blog Think all elements of the Coalition have always been irrevocably opposed to Labor’s ambitious National Broadband Network project? Think again. Back in April 2009 when it was first announced by Prime Minister Kevin Rudd, the good Senator Barnaby Joyce issued a media release supporting the idea – in fact, strongly supporting the idea. The media release issued at the time (and recently re-circulated to your writer by some helpful readers) stated:
The National Broadband Network is truly the Nationals’ Broadband Network as it has been lifted straight from the 2005 Page Research Centre’s position paper into telecommunications chaired by then Senator-elect Fiona Nash, Senator Barnaby Joyce, the Leader of the Nationals in the Senate, said today.
“How could we disagree with something that is quite evidently our idea,” he said … “It is vitally important that the National Broadband Network gets to the corners of our country where the market has failed, at a price that is both affordable and a service that is comparable.”
Senator Nash said that the Nationals’ plan recommended that the government retain a stake in the telecommunications infrastructure by making a capital investment in a broadband network.
“A business consortium in 2004 approached the Page Research Centre with a preliminary costing of $7 billion to roll out the infrastructure with a view to it being completed in five years. The plan then was to roll out fibre optic cable which the government would lease to service providers including Telstra. With the government controlling this part of the infrastructure, it would remove some of anticompetitive practices and create a transparent pricing regime.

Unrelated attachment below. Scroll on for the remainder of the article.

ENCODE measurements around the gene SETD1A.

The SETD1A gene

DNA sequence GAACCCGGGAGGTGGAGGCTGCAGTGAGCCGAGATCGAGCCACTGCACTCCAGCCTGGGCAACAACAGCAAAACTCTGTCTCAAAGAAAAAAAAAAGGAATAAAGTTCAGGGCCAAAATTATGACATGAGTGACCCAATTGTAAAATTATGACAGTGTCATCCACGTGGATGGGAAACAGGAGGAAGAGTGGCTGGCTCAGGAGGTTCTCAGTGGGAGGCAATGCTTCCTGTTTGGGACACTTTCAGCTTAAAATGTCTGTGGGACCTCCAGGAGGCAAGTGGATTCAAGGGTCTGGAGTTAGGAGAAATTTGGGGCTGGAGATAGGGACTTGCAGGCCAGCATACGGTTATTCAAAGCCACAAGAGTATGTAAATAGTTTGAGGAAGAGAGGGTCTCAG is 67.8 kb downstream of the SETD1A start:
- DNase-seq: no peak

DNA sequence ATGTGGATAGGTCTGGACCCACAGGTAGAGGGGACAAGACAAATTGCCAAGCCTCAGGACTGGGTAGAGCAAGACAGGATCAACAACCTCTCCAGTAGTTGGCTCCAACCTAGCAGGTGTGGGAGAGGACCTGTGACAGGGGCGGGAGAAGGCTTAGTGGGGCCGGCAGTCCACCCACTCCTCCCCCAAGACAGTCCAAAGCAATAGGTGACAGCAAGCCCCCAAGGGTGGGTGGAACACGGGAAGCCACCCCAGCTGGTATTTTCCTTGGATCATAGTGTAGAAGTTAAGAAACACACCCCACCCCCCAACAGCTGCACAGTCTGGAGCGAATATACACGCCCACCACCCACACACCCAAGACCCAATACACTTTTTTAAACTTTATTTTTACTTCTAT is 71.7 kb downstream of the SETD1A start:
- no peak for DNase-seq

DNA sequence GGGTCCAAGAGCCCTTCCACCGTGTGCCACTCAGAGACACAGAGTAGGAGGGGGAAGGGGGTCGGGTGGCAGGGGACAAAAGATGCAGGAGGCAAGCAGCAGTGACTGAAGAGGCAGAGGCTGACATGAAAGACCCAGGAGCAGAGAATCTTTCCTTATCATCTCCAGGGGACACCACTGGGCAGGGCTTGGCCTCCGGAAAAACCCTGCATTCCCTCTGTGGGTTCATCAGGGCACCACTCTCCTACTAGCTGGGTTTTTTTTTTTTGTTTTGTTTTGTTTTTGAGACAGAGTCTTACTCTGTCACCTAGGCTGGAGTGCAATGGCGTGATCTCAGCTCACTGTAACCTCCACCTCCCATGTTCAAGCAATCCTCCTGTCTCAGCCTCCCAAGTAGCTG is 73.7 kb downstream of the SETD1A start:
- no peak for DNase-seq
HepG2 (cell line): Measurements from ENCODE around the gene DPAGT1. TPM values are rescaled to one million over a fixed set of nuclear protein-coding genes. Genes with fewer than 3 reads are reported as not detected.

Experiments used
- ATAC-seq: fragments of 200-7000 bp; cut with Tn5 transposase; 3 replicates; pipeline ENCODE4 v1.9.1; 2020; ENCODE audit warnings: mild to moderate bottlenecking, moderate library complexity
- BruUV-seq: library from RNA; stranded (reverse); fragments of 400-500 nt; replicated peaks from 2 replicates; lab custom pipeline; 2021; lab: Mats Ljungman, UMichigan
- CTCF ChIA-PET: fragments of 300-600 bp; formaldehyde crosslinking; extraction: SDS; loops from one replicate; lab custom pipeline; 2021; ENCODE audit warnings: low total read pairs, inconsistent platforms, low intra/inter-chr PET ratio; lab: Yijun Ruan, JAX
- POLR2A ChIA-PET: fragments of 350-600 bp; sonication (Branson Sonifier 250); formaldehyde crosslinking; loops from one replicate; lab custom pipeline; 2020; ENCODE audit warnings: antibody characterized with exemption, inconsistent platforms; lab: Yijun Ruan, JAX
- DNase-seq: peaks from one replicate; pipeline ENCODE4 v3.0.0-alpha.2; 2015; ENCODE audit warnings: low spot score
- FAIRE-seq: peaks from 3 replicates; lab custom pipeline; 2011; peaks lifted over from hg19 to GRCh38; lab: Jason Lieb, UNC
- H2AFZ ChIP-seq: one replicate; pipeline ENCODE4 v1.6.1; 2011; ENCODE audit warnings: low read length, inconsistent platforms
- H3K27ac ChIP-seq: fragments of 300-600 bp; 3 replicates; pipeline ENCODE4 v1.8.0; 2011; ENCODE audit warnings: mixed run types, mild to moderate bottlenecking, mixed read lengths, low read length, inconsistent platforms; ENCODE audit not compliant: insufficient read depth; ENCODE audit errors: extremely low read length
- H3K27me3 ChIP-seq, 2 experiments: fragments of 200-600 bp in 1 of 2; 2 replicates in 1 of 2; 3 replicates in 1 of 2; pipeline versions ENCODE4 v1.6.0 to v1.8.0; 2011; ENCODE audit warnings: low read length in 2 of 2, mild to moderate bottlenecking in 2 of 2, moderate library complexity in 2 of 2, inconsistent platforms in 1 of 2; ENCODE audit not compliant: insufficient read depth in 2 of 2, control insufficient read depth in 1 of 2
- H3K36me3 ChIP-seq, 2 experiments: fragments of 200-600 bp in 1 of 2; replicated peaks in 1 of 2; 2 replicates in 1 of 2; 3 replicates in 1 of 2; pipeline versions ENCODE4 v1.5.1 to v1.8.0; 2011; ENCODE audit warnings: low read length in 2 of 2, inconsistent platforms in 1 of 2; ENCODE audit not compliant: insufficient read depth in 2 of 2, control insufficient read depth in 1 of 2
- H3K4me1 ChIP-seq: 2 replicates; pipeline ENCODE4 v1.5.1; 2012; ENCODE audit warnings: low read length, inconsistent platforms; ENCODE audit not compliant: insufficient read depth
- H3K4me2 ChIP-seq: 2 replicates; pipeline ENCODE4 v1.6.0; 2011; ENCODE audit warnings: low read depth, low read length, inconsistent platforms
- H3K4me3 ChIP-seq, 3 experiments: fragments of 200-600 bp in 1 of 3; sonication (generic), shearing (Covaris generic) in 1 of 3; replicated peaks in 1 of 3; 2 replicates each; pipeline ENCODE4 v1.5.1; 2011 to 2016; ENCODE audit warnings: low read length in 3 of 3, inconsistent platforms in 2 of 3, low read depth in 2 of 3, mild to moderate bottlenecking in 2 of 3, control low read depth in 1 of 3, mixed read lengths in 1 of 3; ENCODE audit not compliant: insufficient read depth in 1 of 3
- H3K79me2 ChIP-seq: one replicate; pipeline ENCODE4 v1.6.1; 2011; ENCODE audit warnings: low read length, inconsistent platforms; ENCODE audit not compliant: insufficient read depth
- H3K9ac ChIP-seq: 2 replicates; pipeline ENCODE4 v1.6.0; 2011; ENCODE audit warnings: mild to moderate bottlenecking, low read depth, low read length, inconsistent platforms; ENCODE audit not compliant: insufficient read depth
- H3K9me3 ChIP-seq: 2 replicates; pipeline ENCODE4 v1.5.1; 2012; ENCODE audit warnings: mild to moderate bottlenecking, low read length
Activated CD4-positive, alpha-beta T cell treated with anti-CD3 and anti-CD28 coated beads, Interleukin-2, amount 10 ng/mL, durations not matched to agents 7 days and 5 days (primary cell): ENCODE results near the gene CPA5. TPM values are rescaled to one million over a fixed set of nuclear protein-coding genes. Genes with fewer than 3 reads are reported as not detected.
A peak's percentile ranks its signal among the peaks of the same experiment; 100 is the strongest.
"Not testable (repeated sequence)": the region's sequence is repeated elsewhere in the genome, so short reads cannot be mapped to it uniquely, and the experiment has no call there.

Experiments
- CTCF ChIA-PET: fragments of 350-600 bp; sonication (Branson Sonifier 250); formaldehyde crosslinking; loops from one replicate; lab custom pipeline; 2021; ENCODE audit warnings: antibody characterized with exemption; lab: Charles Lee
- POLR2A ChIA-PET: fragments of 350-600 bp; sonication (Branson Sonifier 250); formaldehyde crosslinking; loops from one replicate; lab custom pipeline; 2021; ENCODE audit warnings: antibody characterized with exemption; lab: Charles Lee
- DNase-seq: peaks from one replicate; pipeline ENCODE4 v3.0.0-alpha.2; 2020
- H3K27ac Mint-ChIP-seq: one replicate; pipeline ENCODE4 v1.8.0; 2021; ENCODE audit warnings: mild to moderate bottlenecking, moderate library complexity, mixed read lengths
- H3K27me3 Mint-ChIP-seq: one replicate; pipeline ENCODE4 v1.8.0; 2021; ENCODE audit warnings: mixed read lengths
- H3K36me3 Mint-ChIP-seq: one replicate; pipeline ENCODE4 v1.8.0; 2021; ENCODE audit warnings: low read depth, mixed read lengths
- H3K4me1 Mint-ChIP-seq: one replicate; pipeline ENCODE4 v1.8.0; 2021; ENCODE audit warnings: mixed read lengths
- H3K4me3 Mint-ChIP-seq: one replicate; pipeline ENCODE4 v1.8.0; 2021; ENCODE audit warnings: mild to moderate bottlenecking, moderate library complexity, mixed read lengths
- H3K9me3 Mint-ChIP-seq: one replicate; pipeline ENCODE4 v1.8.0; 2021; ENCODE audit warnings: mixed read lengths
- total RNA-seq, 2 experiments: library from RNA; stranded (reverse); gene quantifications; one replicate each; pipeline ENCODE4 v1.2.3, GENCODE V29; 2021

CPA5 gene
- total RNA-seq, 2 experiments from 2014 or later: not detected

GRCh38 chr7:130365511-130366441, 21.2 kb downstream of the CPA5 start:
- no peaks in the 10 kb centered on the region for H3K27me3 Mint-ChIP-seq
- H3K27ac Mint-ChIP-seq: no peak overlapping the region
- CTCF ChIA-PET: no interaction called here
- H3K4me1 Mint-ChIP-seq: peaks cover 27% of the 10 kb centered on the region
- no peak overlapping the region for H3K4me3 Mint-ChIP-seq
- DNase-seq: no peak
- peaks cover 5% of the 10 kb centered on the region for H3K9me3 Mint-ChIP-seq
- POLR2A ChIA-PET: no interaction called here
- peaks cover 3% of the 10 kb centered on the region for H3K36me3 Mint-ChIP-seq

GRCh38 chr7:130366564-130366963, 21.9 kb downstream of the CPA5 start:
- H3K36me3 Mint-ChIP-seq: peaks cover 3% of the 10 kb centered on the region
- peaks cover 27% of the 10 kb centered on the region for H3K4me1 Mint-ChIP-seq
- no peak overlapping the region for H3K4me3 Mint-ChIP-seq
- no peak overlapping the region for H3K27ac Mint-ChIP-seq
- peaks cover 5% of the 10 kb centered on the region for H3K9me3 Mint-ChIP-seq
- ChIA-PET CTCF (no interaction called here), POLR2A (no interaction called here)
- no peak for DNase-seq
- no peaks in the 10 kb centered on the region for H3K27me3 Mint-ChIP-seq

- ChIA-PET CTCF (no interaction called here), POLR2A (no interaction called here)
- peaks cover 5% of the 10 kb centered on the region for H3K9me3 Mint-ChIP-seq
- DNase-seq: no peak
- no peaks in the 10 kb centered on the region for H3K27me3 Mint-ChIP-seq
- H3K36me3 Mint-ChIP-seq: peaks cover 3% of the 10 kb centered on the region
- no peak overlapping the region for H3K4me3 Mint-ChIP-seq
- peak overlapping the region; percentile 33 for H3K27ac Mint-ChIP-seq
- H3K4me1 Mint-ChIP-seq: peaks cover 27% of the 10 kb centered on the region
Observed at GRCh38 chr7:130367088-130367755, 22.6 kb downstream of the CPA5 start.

“As I said in 2005, rolling out fibre optic infrastructure across Australia would be like a Glass Snowy, Mr Rudd has used the same analogy today.”
To me what this statement by Joyce and Nash at the time illustrates is that the NBN does have the potential to be a bi-partisan policy, supported by all the major parties, but that that possibility is currently being bedeviled by the extremely negative political environment which Australia is suffering under. Certainly these statements are a far cry from the ridiculously inaccurate claims which Nationals Leader Warren Truss has recently been making about the NBN.
Why, Nationals voters should be asking their representatives, did the Nationals abandon their support for this kind of initiative, falling in line with the Liberal Party’s views on the issue? Why didn’t the Nationals push for a compromise situation, where the NBN policy could have come a little closer to the Liberal viewpoint while maintaining the policy elements which Labor, the Greens and the Nationals all agreed on? It’s a decade-long project worth tens of billions of dollars, after all. It seems appropriate that the effort be made.